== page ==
I reckon this must be the most perfectly sited work of rock art in England....the view along the valley to the Langdale Pikes is outrageous.
After I thought I saw a map on The Badger Stone on Ilkley Moor I was well primed to see Ironmans map laid out on the boulder at Copt Howe.....it stands up to it well enough.....although the people I went up there with worked out another map using the heavily pecked area as the scree slopes on the Pike o' Sickle.....it has to be said the rest of the map was rather sketchy compared to Ironmans.
I would suggest a different parking spot to Ironman. When I got to the site there were already a few cars parked opposite the gate and talking to a climber later he said that space could often be packed during busy times. About 300-400 metres further northwest along the road there is room for several cars next to a track and footpath that lead south to Great Langdale Beck, from here it’s an easy walk back up the road to the gate. Once I’d actually got to the huge boulder I was a little disappointed that the carvings weren’t more clear, it was about 5.30pm so the sun was behind the flat east facing side with the carvings and there was no shadow to add definition to the marks. With a plan of the site it is possible to trace the position of the rings, grooves and cups and the layout slowly unfolds before your eyes, Ironman’s map theory seems particularly appealing - this valley would have made an easy route for the movement of axes. While chatting to the climber he said he was aware of the carvings but didn’t know much about them, when I showed him the plan he proved remarkably adept at finding the various parts of the carvings – better than I was.
For anybody planning a visit, morning up until midday might be the best time to see the carvings, but the site is in a beautiful location and would be worth a visit at any time of the day.
The carved boulder at Copt Howe lies just outside Chapel Stile, on the road from Ambleside to Dungeon Ghyll. Approach slowly when leaving the village, a clearing with boulders and ferns lies to the right hand side of the road - continue down until the road runs between two walls. You will see a small lay-by, room for one car only, on the opposite side of the road is a gate. Look over the gate and if you're at the right place you'll see a drystone wall intersecting two huge boulders. The far boulder is carved.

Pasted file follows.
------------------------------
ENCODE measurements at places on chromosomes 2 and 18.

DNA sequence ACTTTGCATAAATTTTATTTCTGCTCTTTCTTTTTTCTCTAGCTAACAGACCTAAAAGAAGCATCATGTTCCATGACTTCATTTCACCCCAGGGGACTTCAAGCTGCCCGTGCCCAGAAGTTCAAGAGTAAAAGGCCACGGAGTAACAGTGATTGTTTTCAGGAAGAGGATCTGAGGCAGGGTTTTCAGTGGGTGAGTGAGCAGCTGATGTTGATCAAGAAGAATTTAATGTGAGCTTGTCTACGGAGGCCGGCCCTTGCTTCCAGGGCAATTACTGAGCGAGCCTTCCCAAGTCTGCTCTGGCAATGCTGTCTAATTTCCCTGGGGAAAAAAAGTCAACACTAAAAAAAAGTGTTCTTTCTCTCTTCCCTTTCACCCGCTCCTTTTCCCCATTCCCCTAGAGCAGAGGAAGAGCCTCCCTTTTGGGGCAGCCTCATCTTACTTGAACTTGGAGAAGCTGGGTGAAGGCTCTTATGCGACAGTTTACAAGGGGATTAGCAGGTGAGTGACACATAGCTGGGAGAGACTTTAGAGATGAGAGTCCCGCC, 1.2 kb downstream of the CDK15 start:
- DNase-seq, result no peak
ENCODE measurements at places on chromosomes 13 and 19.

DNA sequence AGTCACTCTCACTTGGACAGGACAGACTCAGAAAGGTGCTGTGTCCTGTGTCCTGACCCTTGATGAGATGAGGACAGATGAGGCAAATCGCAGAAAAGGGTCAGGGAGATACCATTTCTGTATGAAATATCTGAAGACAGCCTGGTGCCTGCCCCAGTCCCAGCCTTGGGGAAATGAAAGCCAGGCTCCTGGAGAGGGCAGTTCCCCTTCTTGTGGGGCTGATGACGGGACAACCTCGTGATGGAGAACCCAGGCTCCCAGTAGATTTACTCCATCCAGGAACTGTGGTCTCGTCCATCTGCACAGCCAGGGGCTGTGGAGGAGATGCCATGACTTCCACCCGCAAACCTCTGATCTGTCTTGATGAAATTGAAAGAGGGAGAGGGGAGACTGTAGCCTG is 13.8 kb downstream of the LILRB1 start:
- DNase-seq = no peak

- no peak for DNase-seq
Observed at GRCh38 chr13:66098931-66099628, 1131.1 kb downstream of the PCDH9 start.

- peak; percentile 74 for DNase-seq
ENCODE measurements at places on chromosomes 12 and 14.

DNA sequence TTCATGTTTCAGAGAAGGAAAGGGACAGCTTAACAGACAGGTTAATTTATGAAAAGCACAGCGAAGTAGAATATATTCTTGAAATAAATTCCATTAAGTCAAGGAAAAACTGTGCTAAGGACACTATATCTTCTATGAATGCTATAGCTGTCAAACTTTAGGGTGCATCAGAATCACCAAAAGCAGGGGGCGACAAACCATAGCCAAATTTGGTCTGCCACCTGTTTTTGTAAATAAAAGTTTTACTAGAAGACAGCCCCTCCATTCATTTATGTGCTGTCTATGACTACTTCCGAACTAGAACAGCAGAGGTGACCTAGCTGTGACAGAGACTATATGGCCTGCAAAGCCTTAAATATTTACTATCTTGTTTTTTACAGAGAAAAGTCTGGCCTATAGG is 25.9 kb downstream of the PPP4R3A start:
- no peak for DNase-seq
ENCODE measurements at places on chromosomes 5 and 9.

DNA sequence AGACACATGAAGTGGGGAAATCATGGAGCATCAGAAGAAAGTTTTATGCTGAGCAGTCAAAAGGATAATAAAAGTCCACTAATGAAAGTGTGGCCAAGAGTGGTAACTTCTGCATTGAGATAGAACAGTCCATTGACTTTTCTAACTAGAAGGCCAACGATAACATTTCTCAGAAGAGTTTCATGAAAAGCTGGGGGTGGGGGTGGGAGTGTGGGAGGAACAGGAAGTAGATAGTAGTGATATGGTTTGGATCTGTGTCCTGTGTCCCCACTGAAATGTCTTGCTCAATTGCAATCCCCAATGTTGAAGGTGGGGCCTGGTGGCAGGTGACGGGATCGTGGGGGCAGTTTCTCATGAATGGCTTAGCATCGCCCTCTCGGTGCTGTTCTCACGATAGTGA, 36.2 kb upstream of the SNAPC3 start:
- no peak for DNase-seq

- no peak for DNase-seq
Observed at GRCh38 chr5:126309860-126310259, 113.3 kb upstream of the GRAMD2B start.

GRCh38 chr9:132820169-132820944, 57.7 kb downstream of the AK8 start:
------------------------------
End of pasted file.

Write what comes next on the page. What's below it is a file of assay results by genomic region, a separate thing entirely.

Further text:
This is a beautiful site. The carvings are into hard rock and are very gentle. I had been to Rombald's Moor on the previous day, with its weather worn deep recesses, Copt Howe's carving are much gentler and therefore much more elusive. In places the lines disappear and merge with the natural features. The suggestion that these carvings could in fact be a map holds ground here (see my annotated image).
A couple of climbers were bouldering on the adjacent large boulder and chatted with me about the shitty weather. This is a very peaceful contemplative place, and is well worth the visit if en route to the far end of Langdale valley, site of the axe factory.
According to the SMR, there are two boulders here with rock art on them:
The monument includes what are known in rock climbing circles as The Langdale
Boulders, two prehistoric rock art sites in Great Langdale 250m south of Harry
Place. It consists of two very large boulders of Andesitic tuff a few metres
apart upon which a series of prehistoric rock carvings have been made. The
boulders were in their present position when carved upon. The western of the
two boulders, Boulder A, contains the most extensive carvings of the two
rocks. These are found on the vertical east face of the rock and include a
central unmarked `boss' and multiple concentric circles, one having up to
eleven rings. A linear feature in the shape of a chevron appears to be linked
to the unmarked `boss' by triple grooves which appear to have been carved
upwards. Many other unusual motifs are present on the rock face. Other
features include numerous `cup' marks - ie small circular hollows in the
rock. Whilst some of these `cup' marks are undoubtably man made and are
surrounded by rings, others appear to have been formed by the natural erosion
of mineral deposits within the rock. However, many of these natural `cups'
have been utilised to form part of the overall pattern and design of the rock
carving. The linear and `boss' carvings on Boulder A have comparisons with
carvings elsewhere, notably one found at The Glassonby cairn circle in eastern
Cumbria, and Temple Wood in Argyll.
The eastern boulder, Boulder B, has been partially quarried and appears to
have only one carving of two uncompleted rings, together with many natural
`cups' on the vertical southern face.